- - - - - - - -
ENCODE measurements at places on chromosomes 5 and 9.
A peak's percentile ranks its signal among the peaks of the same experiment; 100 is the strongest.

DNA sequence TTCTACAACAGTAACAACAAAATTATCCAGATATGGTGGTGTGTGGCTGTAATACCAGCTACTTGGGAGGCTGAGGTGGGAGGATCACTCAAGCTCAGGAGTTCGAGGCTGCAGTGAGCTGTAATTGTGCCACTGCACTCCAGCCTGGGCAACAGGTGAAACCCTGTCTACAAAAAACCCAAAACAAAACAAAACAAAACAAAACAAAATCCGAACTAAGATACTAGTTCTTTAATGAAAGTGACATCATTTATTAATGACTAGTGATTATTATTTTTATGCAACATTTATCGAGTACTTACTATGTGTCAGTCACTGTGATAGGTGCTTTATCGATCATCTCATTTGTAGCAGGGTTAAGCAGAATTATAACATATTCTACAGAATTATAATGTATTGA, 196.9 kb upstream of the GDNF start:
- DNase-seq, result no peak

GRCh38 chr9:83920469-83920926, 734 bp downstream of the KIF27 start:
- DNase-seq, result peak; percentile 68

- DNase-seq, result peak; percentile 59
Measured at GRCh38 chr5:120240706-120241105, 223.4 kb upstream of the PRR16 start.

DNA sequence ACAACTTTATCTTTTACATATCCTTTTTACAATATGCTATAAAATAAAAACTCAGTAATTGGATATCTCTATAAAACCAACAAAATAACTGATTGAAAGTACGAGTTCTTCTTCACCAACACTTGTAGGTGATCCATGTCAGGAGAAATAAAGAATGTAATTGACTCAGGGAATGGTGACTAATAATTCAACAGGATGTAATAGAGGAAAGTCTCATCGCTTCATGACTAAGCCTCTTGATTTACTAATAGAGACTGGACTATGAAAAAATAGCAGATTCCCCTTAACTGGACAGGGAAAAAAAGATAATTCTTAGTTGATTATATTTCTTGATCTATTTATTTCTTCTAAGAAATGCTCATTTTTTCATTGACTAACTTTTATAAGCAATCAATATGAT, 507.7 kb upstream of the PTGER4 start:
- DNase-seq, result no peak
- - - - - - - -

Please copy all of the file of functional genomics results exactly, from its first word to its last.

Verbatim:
ENCODE measurements at places on chromosomes 5 and 9.
A peak's percentile ranks its signal among the peaks of the same experiment; 100 is the strongest.

DNA sequence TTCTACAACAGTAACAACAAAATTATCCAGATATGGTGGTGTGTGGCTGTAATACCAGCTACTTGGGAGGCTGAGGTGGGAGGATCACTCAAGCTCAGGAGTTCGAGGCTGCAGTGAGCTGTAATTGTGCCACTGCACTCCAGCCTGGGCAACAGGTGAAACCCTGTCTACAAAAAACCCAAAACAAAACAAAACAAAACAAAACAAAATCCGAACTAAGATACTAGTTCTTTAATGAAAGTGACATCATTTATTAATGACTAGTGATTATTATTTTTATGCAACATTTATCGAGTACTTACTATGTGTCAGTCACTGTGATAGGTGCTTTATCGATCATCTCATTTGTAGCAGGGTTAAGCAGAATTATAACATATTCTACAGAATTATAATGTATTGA, 196.9 kb upstream of the GDNF start:
- DNase-seq, result no peak

GRCh38 chr9:83920469-83920926, 734 bp downstream of the KIF27 start:
- DNase-seq, result peak; percentile 68

- DNase-seq, result peak; percentile 59
Measured at GRCh38 chr5:120240706-120241105, 223.4 kb upstream of the PRR16 start.

DNA sequence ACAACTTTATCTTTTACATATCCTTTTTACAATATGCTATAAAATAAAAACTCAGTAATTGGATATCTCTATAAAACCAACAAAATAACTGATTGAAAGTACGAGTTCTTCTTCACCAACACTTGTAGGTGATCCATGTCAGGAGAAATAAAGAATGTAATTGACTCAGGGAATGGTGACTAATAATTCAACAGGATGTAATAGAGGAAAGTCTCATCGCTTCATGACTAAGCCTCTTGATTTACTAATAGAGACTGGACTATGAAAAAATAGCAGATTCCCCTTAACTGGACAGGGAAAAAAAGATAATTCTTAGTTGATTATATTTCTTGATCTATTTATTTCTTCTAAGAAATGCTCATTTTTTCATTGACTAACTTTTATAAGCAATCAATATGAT, 507.7 kb upstream of the PTGER4 start:
- DNase-seq, result no peak